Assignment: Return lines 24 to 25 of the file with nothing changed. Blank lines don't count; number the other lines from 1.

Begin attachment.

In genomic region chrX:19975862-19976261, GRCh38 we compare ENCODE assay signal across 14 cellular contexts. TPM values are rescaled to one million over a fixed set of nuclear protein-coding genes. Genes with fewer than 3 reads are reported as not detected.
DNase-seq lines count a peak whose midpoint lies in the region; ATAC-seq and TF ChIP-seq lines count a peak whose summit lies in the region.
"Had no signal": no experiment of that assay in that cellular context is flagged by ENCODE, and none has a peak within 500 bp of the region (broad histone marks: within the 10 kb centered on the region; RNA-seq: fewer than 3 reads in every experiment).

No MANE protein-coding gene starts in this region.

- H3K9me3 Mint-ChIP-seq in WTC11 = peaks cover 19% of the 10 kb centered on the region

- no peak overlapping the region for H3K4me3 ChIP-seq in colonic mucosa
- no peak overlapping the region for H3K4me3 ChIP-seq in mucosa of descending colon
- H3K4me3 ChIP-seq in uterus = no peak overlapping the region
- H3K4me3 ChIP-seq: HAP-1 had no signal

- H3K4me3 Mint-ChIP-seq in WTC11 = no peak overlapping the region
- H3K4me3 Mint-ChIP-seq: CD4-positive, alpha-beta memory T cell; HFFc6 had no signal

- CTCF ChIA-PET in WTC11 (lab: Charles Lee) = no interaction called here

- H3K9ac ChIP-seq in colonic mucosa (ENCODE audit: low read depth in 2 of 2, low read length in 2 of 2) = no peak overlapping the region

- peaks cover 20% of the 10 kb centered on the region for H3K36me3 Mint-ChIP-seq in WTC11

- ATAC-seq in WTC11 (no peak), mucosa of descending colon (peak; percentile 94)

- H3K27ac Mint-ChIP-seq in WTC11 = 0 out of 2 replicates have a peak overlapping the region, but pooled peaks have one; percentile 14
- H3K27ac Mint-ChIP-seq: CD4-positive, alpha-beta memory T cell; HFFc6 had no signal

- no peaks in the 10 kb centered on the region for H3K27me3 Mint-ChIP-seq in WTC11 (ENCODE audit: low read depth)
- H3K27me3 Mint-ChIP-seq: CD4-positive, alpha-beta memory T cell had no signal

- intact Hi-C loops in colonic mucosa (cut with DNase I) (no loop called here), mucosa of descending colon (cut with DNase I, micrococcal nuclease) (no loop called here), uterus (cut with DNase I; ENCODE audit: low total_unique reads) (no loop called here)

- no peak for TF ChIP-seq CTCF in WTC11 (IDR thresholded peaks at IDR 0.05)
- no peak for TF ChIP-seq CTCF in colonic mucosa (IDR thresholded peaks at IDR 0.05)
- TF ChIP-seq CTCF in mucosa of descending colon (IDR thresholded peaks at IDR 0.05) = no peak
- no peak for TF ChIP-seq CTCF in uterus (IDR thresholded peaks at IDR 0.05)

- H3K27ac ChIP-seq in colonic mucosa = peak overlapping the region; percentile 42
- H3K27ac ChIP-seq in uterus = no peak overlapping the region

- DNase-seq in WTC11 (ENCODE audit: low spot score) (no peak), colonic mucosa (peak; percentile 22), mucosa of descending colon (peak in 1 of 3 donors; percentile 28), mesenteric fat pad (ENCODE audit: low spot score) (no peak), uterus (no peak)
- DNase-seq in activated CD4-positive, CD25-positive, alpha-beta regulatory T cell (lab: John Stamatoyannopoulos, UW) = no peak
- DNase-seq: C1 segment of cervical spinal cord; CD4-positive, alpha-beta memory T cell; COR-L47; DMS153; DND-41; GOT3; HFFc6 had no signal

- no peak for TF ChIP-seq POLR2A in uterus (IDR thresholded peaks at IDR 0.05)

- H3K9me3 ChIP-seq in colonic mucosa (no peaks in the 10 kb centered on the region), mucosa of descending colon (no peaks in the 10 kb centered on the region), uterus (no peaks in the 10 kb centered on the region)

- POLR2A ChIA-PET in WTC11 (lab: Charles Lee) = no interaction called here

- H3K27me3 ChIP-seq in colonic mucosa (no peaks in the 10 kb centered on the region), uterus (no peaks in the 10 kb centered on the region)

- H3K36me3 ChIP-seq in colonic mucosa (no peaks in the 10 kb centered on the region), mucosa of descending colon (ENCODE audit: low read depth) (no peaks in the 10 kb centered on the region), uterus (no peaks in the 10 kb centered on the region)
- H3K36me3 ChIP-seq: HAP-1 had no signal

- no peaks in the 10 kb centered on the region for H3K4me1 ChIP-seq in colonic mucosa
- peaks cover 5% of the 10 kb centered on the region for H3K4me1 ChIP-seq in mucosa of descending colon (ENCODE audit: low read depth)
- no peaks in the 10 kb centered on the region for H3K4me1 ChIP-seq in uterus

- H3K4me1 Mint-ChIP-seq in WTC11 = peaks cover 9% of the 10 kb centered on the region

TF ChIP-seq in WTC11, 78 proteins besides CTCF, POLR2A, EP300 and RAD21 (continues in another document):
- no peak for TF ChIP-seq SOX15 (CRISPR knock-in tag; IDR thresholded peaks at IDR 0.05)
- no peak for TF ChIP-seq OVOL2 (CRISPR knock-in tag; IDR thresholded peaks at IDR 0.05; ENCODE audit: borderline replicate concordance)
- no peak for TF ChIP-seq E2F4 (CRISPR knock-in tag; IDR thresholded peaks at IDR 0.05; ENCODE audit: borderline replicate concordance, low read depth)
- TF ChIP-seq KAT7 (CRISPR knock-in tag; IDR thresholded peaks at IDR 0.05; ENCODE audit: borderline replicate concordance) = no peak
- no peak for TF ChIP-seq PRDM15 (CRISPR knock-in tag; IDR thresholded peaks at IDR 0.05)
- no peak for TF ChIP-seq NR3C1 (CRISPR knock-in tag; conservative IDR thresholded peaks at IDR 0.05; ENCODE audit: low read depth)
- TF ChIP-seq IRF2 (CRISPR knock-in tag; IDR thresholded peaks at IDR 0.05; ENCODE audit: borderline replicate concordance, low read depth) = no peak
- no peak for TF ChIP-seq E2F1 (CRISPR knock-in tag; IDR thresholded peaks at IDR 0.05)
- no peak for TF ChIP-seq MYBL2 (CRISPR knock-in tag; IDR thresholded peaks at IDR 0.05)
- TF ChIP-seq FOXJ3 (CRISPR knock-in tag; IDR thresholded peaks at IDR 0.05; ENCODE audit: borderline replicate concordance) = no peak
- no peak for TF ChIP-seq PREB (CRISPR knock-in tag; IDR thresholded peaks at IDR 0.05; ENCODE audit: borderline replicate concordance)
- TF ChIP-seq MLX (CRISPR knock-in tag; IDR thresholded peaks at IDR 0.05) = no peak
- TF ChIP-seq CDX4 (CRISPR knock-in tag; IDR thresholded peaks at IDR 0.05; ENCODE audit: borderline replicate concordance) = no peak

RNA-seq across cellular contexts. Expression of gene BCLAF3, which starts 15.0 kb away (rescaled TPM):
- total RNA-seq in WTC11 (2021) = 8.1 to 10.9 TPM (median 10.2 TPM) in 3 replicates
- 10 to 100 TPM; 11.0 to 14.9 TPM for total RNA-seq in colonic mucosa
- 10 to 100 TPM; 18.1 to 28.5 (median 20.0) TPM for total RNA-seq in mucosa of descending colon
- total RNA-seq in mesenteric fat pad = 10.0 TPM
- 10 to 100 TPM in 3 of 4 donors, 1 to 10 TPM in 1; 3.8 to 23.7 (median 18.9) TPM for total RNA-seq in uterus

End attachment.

- no peak for TF ChIP-seq CTCF in uterus (IDR thresholded peaks at IDR 0.05)

- H3K27ac ChIP-seq in colonic mucosa = peak overlapping the region; percentile 42